Deciding on the best option for disposal of dead livestock
The selection of a burial site is the primary factor when deciding if burial of dead livestock is the best option. Burial is the least expensive of all options for disposal but an unacceptable burial site can create health, environmental and aesthetic problems. Knowing in advance the state regulations on proper burial sites can be invaluable for emergency management of animal mortality. During emergency situations when onsite burial is not a viable option, the alternative is animal incinerators that generate solid waste products that have been significantly minimized in volume and are essentially free from pathogens or putrid materials. There are situations when animal incinerators are the most desirable form of carcass disposal so that the spread of infectious diseases can be immediately controlled.
Common methods of animal incineration
Many states do not approve of open air burning but restrictions are often waived during emergency situations. The problem with open air burning is the availability of combustible materials that will generate sufficient temperature to completely consume the carcass and reduce its volume. If combustion is not completed there is a tendency for its smoke to be full of particulate matter and offensive odors. Animal incinerators are more efficient options because there is no pollution or particulates produced because it achieves complete oxidation of the animal carcasses. However, there are limiting factors to incineration like cost, lack of portability and capacity restraints. Most incineration plants are located near urban and industrial settings and the carcasses have to be transported.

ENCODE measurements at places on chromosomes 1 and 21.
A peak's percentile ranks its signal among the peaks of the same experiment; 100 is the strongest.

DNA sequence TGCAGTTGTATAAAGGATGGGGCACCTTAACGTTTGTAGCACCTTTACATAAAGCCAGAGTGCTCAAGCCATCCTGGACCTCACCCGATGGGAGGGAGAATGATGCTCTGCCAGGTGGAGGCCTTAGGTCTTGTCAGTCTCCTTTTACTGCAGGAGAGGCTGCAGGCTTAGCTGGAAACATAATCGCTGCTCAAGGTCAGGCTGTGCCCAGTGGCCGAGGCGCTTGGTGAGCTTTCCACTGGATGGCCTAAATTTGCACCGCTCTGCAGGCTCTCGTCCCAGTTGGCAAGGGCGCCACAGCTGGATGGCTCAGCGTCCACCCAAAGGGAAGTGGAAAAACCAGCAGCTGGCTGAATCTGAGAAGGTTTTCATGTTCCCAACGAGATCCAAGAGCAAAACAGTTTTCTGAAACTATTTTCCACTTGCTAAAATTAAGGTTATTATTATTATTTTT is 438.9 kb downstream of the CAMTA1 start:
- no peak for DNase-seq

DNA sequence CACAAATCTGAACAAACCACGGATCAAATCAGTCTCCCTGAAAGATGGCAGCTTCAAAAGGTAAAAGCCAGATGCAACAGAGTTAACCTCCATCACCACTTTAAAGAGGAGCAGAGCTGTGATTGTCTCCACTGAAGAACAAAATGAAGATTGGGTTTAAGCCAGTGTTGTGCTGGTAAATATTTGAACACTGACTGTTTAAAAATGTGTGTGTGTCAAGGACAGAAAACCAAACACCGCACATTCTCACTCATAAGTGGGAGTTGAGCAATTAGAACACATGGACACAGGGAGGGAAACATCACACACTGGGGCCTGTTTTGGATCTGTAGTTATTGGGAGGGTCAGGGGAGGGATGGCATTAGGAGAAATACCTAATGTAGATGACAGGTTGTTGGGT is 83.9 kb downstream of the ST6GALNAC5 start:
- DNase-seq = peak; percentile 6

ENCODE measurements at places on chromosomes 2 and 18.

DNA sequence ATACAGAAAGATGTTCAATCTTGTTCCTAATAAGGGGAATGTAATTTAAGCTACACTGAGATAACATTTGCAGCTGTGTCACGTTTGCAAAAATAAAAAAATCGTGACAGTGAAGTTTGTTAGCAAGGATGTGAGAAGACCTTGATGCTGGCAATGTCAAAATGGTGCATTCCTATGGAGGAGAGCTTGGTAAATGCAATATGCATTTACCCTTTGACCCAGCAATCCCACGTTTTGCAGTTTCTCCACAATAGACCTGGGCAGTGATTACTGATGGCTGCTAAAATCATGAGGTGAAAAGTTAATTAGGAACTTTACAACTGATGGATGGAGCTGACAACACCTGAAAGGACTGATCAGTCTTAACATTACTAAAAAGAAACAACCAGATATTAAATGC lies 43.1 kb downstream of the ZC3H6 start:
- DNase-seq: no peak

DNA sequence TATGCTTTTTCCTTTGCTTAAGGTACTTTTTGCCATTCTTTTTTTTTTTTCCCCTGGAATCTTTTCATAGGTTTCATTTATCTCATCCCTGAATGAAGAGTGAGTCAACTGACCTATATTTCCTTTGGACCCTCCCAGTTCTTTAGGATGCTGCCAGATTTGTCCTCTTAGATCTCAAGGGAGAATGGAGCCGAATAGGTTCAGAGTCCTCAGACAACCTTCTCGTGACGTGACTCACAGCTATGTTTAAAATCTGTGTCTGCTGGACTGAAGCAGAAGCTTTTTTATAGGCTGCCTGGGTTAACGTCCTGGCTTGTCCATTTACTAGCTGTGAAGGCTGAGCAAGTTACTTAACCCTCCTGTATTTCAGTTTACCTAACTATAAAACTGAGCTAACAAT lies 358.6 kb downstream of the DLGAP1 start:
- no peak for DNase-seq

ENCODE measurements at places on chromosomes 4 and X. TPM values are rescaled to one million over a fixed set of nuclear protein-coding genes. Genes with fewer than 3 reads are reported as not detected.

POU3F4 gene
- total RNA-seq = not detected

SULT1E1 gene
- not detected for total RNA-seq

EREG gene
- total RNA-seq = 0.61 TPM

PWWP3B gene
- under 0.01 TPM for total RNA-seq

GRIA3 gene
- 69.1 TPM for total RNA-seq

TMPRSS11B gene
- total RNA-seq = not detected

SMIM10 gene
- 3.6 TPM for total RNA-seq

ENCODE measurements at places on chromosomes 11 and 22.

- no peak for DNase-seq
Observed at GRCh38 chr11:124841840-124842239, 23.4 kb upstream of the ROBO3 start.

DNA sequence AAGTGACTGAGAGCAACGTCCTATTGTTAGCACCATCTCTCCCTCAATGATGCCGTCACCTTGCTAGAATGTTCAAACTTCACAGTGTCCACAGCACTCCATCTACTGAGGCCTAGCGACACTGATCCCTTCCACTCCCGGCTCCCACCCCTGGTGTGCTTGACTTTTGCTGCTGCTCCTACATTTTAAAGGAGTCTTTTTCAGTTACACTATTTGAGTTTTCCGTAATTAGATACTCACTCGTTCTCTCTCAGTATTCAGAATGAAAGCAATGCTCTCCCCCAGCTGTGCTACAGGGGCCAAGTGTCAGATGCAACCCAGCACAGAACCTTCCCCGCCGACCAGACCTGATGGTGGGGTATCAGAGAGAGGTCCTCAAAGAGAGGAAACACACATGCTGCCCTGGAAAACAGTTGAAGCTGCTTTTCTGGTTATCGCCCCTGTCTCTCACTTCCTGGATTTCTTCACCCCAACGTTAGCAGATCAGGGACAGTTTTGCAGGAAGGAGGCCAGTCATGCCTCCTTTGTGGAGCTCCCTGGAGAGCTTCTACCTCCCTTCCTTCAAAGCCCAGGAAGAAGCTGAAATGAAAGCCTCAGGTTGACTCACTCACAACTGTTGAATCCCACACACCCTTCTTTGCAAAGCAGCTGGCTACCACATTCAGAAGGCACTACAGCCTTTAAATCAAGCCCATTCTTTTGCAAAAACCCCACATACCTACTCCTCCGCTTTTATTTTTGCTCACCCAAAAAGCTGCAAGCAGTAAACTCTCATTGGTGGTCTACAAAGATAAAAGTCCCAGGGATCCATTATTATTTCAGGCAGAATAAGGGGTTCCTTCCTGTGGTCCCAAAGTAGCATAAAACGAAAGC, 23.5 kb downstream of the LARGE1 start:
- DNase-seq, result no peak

A relatively new technology in animal incinerators is the air curtain incinerator or trench burners with large capacity fans driven by diesel engines connected to ducting. High velocity air is delivered down the length of the trench which can be used for large scale disasters wherein a great number of livestock perish. This type of burning is effectively controlled so that it produces little smoke at temperatures as high as 2000oF. This type of animal incineration is environmentally friendly although it can be quite expensive to operate because of the amount of fuel it consumes. Its availability is also limited.
There are other environmentally friendly options for the disposal of animal carcasses like composting which is in effect a form of recycling. The end result of composting is fertilizer or a soil additive that can be used on the fields. Composting is routinely used in many livestock farms because the initial costs are economical. However, composting is a slow process and needs regular monitoring.